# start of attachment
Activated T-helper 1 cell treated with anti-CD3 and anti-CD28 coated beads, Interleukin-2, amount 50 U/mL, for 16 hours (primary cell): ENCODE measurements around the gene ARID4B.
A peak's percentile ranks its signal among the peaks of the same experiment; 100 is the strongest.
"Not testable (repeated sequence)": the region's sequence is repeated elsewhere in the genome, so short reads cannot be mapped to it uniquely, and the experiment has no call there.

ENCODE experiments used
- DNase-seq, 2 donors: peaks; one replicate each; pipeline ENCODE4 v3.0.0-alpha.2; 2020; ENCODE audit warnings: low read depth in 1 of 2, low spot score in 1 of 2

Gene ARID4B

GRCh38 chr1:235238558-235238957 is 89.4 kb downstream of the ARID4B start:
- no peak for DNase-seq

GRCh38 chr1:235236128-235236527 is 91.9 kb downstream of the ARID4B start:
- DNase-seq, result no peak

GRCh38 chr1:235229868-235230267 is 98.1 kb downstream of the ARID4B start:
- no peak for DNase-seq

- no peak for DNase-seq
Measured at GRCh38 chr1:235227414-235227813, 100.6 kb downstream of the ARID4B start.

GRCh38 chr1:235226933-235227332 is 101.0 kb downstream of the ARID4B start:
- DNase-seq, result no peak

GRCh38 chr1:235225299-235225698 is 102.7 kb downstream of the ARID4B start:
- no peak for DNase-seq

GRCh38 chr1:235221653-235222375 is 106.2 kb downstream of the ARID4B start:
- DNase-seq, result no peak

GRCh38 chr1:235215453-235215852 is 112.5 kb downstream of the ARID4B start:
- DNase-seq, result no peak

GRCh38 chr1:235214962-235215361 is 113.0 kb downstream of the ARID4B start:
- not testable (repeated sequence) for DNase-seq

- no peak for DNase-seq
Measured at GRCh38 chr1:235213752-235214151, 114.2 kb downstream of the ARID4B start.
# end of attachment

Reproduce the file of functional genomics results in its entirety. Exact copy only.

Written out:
Activated T-helper 1 cell treated with anti-CD3 and anti-CD28 coated beads, Interleukin-2, amount 50 U/mL, for 16 hours (primary cell): ENCODE measurements around the gene ARID4B.
A peak's percentile ranks its signal among the peaks of the same experiment; 100 is the strongest.
"Not testable (repeated sequence)": the region's sequence is repeated elsewhere in the genome, so short reads cannot be mapped to it uniquely, and the experiment has no call there.

ENCODE experiments used
- DNase-seq, 2 donors: peaks; one replicate each; pipeline ENCODE4 v3.0.0-alpha.2; 2020; ENCODE audit warnings: low read depth in 1 of 2, low spot score in 1 of 2

Gene ARID4B

GRCh38 chr1:235238558-235238957 is 89.4 kb downstream of the ARID4B start:
- no peak for DNase-seq

GRCh38 chr1:235236128-235236527 is 91.9 kb downstream of the ARID4B start:
- DNase-seq, result no peak

GRCh38 chr1:235229868-235230267 is 98.1 kb downstream of the ARID4B start:
- no peak for DNase-seq

- no peak for DNase-seq
Measured at GRCh38 chr1:235227414-235227813, 100.6 kb downstream of the ARID4B start.

GRCh38 chr1:235226933-235227332 is 101.0 kb downstream of the ARID4B start:
- DNase-seq, result no peak

GRCh38 chr1:235225299-235225698 is 102.7 kb downstream of the ARID4B start:
- no peak for DNase-seq

GRCh38 chr1:235221653-235222375 is 106.2 kb downstream of the ARID4B start:
- DNase-seq, result no peak

GRCh38 chr1:235215453-235215852 is 112.5 kb downstream of the ARID4B start:
- DNase-seq, result no peak

GRCh38 chr1:235214962-235215361 is 113.0 kb downstream of the ARID4B start:
- not testable (repeated sequence) for DNase-seq

- no peak for DNase-seq
Measured at GRCh38 chr1:235213752-235214151, 114.2 kb downstream of the ARID4B start.